Allison Sparks


“Worst case scenario,” I say to my girlfriend Phyllis. I sit next to her on a university-issued chair, its upholstery all orange and stained, trying to resist the urge to catch her bouncing foot in my hand. We are waiting for her to be called for her PhD oral exam in contemporary Art History. She shakes her shoe—black, simple, flat—clean off and she doesn’t move when it comes to rest, bottom-up on the linoleum floor. I pick it up after a minute and push it back over her bare toes. I am the champion of supportive boyfriends.

She is supposed to say something like “I give a brilliant exam but before they can declare high honors, Professor Remi flies into a fit of rage, murders Professors White and Elliott, and they lock her up so I have to do it all over again.” But she says nothing so I take her turn.

“You pass.” I am careful to add, “with honors. But that means you must help— who’s that guy with the formaldehyde shark?”

Her response is so quick that if I didn’t already know the answer, I’d have no idea what she said. But at least I’ve gotten her to speak.

“Right. But you have to help him with his next installation. A live alligator.”

Phyllis had told me I didn’t need to come in town for her orals but I surprised her by flying in Friday night. I waited, dodging the comers and goers of the laundry mat with an entrance adjacent to her front door, resisting the phantom waffle cone scent from the bakery across the street.

When she saw me she just kept repeating, “I can’t believe you’re here,” as she dug for her keys in her enormous bag, then jangled them against the lock.

“Come on,” I said. “I know how important this is for you.”

In the hallway on the Art History floor, I reach for her hand without looking. But she has pulled her fingers up to her lips. The skin around her nails is raw, ripped up in tiny, red shreds.

“Worst case scenario,” Phyllis says. She so straightened her hair that it falls in long, brown sticks that adhere to her most professional cardigan. “I fail.”

“That’s cheating.” I do catch her foot now and rest it across my knee.

I lean my face up into hers. “I have some good news to tell you. At dinner.”

We have been sitting in silence for a while when I stretch out my legs in front of me. It’s weird to wait in a hall, white and fluorescent, when I’ll never get up to enter its classrooms or offices—like I’m waiting in a shoebox that smells like old books.

Dr. Remi opens the office door a crack, her frizz and chin all I can see of her. “You can come in, Phyllis.”

She stands and enters without a glance back at me.

*** Two years ago, Phyllis moved for her PhD program and we started the long distance thing. We hadn’t been dating long before her acceptance. I offered to drive her from Cleveland and borrowed my dad’s Durango. We put all of the seats down and piled her things in the back. Most of what we packed was framed—mirrors, photographs and art Phyllis made herself, which we wrapped in her blankets and towels.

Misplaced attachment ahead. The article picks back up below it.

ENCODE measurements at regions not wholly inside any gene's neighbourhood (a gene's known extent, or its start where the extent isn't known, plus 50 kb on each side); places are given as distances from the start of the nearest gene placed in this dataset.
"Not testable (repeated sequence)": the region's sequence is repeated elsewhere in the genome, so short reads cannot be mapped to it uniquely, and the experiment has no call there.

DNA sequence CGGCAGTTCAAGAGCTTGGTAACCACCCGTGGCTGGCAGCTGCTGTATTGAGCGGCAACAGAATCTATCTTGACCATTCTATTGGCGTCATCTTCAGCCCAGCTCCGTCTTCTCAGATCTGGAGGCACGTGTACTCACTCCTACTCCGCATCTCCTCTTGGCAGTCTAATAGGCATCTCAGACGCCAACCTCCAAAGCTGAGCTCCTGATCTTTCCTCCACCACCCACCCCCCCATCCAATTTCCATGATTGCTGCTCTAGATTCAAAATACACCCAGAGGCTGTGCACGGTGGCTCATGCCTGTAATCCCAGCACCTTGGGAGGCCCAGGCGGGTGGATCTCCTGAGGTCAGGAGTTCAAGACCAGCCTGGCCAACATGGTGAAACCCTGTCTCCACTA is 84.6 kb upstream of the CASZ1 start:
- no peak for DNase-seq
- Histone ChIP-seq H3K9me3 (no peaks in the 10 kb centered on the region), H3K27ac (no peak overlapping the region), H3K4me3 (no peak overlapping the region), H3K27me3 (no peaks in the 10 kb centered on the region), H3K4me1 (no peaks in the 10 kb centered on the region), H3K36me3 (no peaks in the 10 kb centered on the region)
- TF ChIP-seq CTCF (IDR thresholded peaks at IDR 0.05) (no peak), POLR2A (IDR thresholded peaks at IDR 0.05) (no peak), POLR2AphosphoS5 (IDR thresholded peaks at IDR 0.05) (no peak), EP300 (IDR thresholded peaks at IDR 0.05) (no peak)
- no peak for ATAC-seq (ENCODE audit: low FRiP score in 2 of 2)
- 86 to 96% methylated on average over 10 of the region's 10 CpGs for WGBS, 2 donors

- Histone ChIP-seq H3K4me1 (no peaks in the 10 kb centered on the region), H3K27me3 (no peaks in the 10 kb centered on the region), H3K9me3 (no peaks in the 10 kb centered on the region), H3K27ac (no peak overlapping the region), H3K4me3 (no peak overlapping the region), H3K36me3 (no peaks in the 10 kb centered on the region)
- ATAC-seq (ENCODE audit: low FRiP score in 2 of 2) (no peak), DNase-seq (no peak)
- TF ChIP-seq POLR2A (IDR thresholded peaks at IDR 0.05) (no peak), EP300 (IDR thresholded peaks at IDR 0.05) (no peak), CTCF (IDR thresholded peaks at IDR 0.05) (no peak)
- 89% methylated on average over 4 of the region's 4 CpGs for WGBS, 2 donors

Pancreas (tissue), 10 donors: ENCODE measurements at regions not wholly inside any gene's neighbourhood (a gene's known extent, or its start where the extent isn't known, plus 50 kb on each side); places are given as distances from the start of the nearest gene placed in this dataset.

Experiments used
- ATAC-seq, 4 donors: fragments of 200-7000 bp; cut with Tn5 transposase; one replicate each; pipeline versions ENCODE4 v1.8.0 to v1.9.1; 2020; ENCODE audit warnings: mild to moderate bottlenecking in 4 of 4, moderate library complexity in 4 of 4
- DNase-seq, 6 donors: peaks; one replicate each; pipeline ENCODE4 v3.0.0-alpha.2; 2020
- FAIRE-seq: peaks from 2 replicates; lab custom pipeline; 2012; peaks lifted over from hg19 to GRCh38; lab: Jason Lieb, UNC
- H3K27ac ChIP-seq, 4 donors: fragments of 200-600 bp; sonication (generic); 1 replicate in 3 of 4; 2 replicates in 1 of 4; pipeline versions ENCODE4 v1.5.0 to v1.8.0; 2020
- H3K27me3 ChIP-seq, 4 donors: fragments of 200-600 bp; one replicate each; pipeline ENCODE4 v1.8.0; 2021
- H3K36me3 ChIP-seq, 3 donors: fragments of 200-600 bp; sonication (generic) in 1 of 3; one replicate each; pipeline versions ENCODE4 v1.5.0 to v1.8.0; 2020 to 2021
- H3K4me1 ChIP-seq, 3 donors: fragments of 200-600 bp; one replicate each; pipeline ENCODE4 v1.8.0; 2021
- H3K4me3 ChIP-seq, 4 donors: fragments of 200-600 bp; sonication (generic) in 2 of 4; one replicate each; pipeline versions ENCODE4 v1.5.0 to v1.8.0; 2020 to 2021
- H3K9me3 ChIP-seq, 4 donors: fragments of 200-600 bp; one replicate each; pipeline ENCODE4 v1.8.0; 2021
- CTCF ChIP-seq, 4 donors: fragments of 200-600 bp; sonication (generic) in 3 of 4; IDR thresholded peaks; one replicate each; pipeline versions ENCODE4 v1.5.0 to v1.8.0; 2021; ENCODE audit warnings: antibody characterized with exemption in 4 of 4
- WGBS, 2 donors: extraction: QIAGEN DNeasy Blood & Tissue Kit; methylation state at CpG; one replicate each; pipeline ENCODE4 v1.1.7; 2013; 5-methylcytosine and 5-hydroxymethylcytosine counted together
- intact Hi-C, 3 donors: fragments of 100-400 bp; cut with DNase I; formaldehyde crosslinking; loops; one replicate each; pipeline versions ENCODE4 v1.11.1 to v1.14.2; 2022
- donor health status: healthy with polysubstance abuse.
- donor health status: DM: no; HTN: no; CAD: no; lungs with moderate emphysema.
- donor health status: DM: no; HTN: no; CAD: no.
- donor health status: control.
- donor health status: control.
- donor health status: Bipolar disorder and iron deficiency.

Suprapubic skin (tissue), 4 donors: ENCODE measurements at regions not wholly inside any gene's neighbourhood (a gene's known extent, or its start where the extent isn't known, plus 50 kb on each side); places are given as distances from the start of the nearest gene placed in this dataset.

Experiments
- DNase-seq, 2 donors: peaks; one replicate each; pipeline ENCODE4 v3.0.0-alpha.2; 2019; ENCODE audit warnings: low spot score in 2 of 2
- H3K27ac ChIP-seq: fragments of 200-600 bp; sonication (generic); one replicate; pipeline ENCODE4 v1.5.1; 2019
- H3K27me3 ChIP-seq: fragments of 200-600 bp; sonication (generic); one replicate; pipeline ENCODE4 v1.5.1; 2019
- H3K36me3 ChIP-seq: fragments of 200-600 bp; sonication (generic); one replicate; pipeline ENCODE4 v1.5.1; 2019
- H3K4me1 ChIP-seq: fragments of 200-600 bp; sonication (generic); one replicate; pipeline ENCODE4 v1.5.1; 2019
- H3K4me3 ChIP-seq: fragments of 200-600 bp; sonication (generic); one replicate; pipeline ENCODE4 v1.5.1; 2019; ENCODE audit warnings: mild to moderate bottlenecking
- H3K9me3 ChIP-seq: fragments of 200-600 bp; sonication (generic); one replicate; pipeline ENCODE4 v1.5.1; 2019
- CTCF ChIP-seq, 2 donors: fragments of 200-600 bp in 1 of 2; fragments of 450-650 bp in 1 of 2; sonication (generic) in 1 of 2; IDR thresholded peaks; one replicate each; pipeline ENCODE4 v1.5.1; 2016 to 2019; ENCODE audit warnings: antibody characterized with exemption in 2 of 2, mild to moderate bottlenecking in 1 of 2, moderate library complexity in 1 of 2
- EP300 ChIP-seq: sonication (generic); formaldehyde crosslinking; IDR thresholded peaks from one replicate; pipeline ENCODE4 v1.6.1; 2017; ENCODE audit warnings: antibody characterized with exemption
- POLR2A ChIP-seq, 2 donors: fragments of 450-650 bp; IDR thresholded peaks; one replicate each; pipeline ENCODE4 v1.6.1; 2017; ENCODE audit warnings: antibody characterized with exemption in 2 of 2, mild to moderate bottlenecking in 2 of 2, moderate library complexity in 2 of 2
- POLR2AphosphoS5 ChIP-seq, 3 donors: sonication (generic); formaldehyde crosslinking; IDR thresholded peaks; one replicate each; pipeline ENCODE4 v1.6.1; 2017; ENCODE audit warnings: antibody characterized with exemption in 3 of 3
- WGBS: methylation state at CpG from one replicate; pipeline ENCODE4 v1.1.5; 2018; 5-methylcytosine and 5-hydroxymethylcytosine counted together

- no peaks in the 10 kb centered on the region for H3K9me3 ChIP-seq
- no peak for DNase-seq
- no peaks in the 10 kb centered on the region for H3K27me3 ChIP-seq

“We’ll just try it,” she said from the passenger’s seat.

“Exactly. If it doesn’t work out, at least we tried.”

Heading East on I-80 across Pennsylvania, we played “Would you rather,” “Marry-bury- fuck,” and “Never have I ever.”

“Never have I ever done long distance,” I said.

I was leaning over the steering wheel to stretch out my back, so I had to really twist my neck to watch for Phyllis’s response. Either she sucked at this game or I had so far led a very boring life. She dropped her one remaining digit and lost.

“How did it go?” I asked.

“The relationship?” She sipped her diet Coke. “He isn’t here now.”

After that car ride, we broke up once for a few months, which I spent fucking my insecure coworkers – the benefit of a mostly female office. Phyllis briefly dated another PhD candidate with an extensive knowledge of unknown musicians and an address in Williamsburg.


Hours later, Phyllis’s face appears in the crisscrossed window of the office door. She emerges into the hall. Pale, a little sweaty, and tugging at the tips of her straight hair. I have instructions on what not to say while we wait during the committee’s deliberation: “I’m proud of you no matter what,” “how did it go,” and “at least it’s over,” have all been nixed.

I wait for Phyllis to sit down. Instead, she leans against the wall next to the empty chair. When I stand, I bump the chair with my knee and the echo embarrasses me it’s so loud. Like my body is inexplicably unfamiliar and I’m ashamed to occupy it. Phyllis doesn’t move when I hug her.

We can hear her professors’ voices muffled from inside the office. I imagine Phyllis’s stillness is an effort to overhear what they are saying.

“How about the good news now?” I ask.

Her body twitches against me, “What?”

“I was going to wait until we went to dinner, but what if I tell you the good news now?”

I had pictured telling her over champagne and candlelight, so we could toast to the end of long distance. But she obviously needs some distraction from the discussion going on behind the closed door—to know that even if one aspect of her future is uncertain, at least she has me. Maybe a future apartment together, someone to help her squash bugs or locate her keys in the morning.

She doesn’t respond. I am still holding her against me. I kiss her hair, the grassy smell of her shampoo a little sweeter from her sweat.

“I got the job,” I say, picking up my chin from the top of her head. On my new salary, she won’t need a roommate anymore. We can get a nice place, even by Manhattan standards. I wait for tears or accolades or a long kiss.

I feel her sink a little against the wall.

Professor Remi appears once again at the door and calls Phyllis’s name.

Allison Sparks is an MFA candidate at American University. Currently, she is working on a collection of short stories and assisting with 826DC’s Young Authors’ Book Project. She is a graduate of Emory University.
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